Plus, the whole Americans Elect concept is delusional, in a deeply flattering way: We the people are good and pure, and if only we were allowed to just pick the best person, everything else would fall into place. And, of course, the best person cannot be the choice of one of the parties, since the parties are … the problem. (from Time to Elect the Worst Idea)

Wow. I admit that a little while ago I started having misgivings about Americans Elect. The reason was that I could see no candidates there that I knew or liked. And those that were doing well seemed very conservative. It got me wondering whether I had been tricked into donating my $25 to Republican or Tea Party front. I have no evidence of that, but for sure my enthusiasm has dropped quite a bit.

Elections: Hand counts are NOT the gold standard

There is always a good deal of controversy surrounding elections and in particular, whether an election is ‘fair’ or not. As I have been working on a project with the Open Source Digital Voting Foundation I’ve been exposed to this from time to time.

This controversy arises in many different guises. There is a group that is absolutely against using computers in any way shape or form to run elections. Given that we need to count the votes of some 200 Million people in this country alone, it seems far fetched to try to do that without a computer involved anywhere.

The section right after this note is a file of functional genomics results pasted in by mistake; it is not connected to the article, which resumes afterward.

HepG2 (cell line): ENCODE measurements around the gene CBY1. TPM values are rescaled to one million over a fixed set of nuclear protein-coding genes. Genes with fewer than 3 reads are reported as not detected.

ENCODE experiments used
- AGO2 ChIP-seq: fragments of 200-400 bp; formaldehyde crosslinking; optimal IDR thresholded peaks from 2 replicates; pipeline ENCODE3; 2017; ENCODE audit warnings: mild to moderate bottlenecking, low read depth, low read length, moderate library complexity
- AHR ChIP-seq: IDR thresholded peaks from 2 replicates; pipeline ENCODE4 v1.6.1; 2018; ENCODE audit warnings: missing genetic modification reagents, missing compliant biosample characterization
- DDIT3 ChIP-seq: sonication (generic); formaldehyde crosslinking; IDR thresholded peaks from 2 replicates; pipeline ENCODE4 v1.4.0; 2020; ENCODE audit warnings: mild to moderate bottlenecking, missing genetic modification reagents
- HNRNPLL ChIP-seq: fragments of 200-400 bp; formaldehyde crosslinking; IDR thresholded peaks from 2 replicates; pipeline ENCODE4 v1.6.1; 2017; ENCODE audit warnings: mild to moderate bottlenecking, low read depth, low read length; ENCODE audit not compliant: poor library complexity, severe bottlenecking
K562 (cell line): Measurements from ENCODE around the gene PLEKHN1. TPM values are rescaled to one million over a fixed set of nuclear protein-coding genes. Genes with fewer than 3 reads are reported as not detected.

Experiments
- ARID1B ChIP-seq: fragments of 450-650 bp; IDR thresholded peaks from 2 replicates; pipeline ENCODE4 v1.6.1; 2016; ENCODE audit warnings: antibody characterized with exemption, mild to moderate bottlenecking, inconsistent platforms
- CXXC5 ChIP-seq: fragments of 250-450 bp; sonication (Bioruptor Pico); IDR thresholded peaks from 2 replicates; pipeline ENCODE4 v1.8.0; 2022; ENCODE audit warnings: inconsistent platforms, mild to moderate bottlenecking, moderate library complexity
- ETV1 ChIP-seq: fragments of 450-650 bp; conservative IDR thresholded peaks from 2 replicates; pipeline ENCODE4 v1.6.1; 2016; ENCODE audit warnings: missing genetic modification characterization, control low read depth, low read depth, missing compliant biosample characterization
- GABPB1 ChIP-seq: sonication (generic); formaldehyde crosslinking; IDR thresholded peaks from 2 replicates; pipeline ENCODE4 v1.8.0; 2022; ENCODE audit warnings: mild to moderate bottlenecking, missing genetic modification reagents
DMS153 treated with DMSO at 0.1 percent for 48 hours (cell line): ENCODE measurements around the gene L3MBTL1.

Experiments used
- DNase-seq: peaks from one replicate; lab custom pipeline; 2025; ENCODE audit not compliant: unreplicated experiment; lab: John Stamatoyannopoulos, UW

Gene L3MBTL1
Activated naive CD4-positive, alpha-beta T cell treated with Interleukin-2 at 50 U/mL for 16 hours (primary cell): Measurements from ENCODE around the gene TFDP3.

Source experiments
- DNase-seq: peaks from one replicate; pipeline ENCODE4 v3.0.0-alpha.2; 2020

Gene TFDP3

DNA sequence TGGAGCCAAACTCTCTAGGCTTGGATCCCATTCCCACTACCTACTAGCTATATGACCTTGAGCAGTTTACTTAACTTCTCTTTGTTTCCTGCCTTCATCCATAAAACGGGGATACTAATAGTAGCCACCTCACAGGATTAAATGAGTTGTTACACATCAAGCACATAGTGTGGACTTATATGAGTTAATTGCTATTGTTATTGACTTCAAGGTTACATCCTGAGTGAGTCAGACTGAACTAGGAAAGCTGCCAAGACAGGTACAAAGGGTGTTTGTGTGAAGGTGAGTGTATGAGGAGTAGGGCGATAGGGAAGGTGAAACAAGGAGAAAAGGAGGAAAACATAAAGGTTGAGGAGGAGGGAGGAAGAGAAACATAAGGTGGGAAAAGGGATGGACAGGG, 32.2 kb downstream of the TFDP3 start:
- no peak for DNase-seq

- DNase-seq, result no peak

Others say that the act of looking at a ballot and determining the votes cast should only done by people, working in well organized teams with carefully designed procedures. They refer to this as the ‘gold standard’ of counting, the only way to be really sure that we are counting votes correctly.

That is not quite as far fetched. But also not self evident. Here comes a study that tries to rigorously measure the error rates of hand counted ballots. They say:

‘”It is probably impossible to completely eliminate errors in hand counting of ballots,” Byrne said. “However, there are new auditing methods that capitalize on advanced statistical procedures that can help ensure that final election results better match what is actually on the ballots. It is important that we become aware of the limitations of current methods and develop alternative ways to improve the accuracy of election results.”‘ (from Rice University)

The bottom line result that they found was that “Hand counting of votes in post election audit or recount procedures can result in error rates of up to 2 percent.” You can easily recall recent elections that were decided by less than 2 percent, right?

Bruce Schneier (a highly respected cryptography and security expert) says:

“All voting systems have nonzero error rates. This doesn’t surprise technologists, but does surprise the general public. There’s a myth out there that elections are perfectly accurate, down to the single vote. They’re not. If the vote is within a few percentage points, they’re likely a statistical tie. (The problem, of course, is that elections must produce a single winner.)” (see Bruce Schneier’s Blog)

New Jersey election fraud? Or coverup? Or just human error?

Andrew Appel is one of the best known academics studying and commenting on elections and computer science and technology related to elections. He wrote a really interesting report, “New Jersey Elections Coverup“, going into great detail about a specific incident during the June 2011 New Jersey primary election where the reported outcome of a particular race was demonstrated to be incorrect.

It was a small election and so they could literally get affidavits from voters to prove this. Mr. Apple was hired as an expert (apparently he does a lot of this, which for me colors his words to some extent) to help investigate what might have happened. The report tells a compelling story.